Preparation time: 20 minutes

Cooking time: 70 minutes

Serves 2

Tastes best accompanied by a Sauvignon Blanc or Cape (dry) Riesling


2 Cornish game hens, about 500 g each

6 Scallions, cut into 2-inch lengths

6 New potatoes, halved

12 Portobello mushrooms, halved

2 Garlic cloves, minced

12 Fresh sage leaves

2 Tbsp. butter, melted

1 Tbsp. olive oil

1 Tbsp. lemon juice

4 Lemon wedges

1 Tsp. salt

½ Tsp. freshly - ground black pepper


  • Preheat your oven to 200°C.
  • Gently lift skin from the chickens’ breasts and insert the sage leaves under skin.
  • Place the lemon wedges and a third of the onions in the body cavities.
  • Tuck the wings under the chickens and tie their legs together with string. Place them in a small greased roasting pan.
  • Combine the butter, oil, lemon juice and garlic, and spoon half of mixture over the chickens. Season them with the salt and pepper.
  • Bake them for 30 minutes.
  • Reduce the heat to 180°C and place the potatoes, mushrooms and remaining onions in the pan. Baste the chickens with the remaining butter mixture.
  • Bake for another 45 minutes.
  • Transfer the chickens to a warm serving platter.
  • Stir the potatoes, mushrooms and onions to coat them with the pan drippings, and arrange them around the chickens.

“This chicken you cooked is so f*#$&@g raw, it is trying to cross the road!” – Gordon Ramsay.

"Bird Beef" with Salsa Verde

“His imagination resembled the wings of an ostrich. It enabled him to run, though not to soar.” – Thomas B. Macaulay.

The mere mention of the word “ostrich” brings back one of my fondest culinary memories: the late, great Keith Floyd trying valiantly to cook an ostrich stew under the scorching Oudtshoorn sun while being harassed by a flock of curious live ones. Even the normally unflappable (sic) Floyd eventually had to concede defeat and stood watching (with a glass of wine in hand, of course) as the unruly birds trashed the open-air set!

Ostrich meat has become wildly popular among health-conscious people all over the world, except in vegetarian and Banting circles. It is tasty, almost entirely fat- and cholesterol-free, high in protein and low in kilojoules. “Bird beef” requires but one thing of the cook: don’t overcook it – to paraphrase Gordon Ramsay, it should be seduced not raped. This recipe is super-easy, super-fast and super-tasty.


Preparation time: 20 minutes

Cooking time: 10 minutes

Serves 2

Tastes best accompanied by a Shiraz or Cinsaut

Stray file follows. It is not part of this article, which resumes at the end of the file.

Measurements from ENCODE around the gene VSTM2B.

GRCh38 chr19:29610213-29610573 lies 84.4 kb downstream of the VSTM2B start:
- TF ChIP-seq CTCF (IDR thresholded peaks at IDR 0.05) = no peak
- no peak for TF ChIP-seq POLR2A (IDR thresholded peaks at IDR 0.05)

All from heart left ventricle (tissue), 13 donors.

The meat:

2 Ostrich fillet steaks, 250 - 300 g each

1 Tbsp. Canola oil for frying

The Salsa Verde:

1 Cup flat leaf parsley, chopped

6 Anchovies, drained

4 Scallions, chopped

3 Large pimento-stuffed green olives

1 Tbsp. capers, drained

3 Cloves garlic, crushed

1 Tbsp. fresh oregano

1 Tbsp. fresh lemon thyme

1 Tsp. fresh rosemary

1 Tbsp. red wine vinegar

1 Tbsp. fresh lemon juice 

75ml Extra virgin olive oil

Freshly-ground black pepper


  • Place all the sauce ingredients, except the olive oil, in a food processor and pulse until evenly chopped.
  • With the motor running, add the olive oil and emulsify the sauce.
  • Heat the oil in a heavy-bottomed frying pan over high heat.
  • Place the fillets in the pan, and cook for 2 minutes on one side.
  • Turn, cover, and turn off the heat, The steak will continue to cook for another 4 - 5 minutes.

Serve the fillet, topped with the sauce, with roast potato and vegetable of your choice.

“Like the ostrich, you can close your eyes to the things you don’t want to see, but you can’t close your heart to the things you don’t want to feel.” – Samuel Beckett.

Cassoulet: Gascony on a Plate

“Cassoulet, like life itself, is not as simple as it seems.” – Paula Wolfert.

This is the signature dish of Gascony, and it combines many of the fabulous produce for which South-Western France is justifiably famous. There are numerous local variations, with Castelnaudary perhaps winning the PR war against Toulouse and Carcassone on which is the authentic version. There is no doubt in my mind, however, as to which town has the prettiest backdrop; Carcassone wins hands down! This is my synthesis of the various recipes: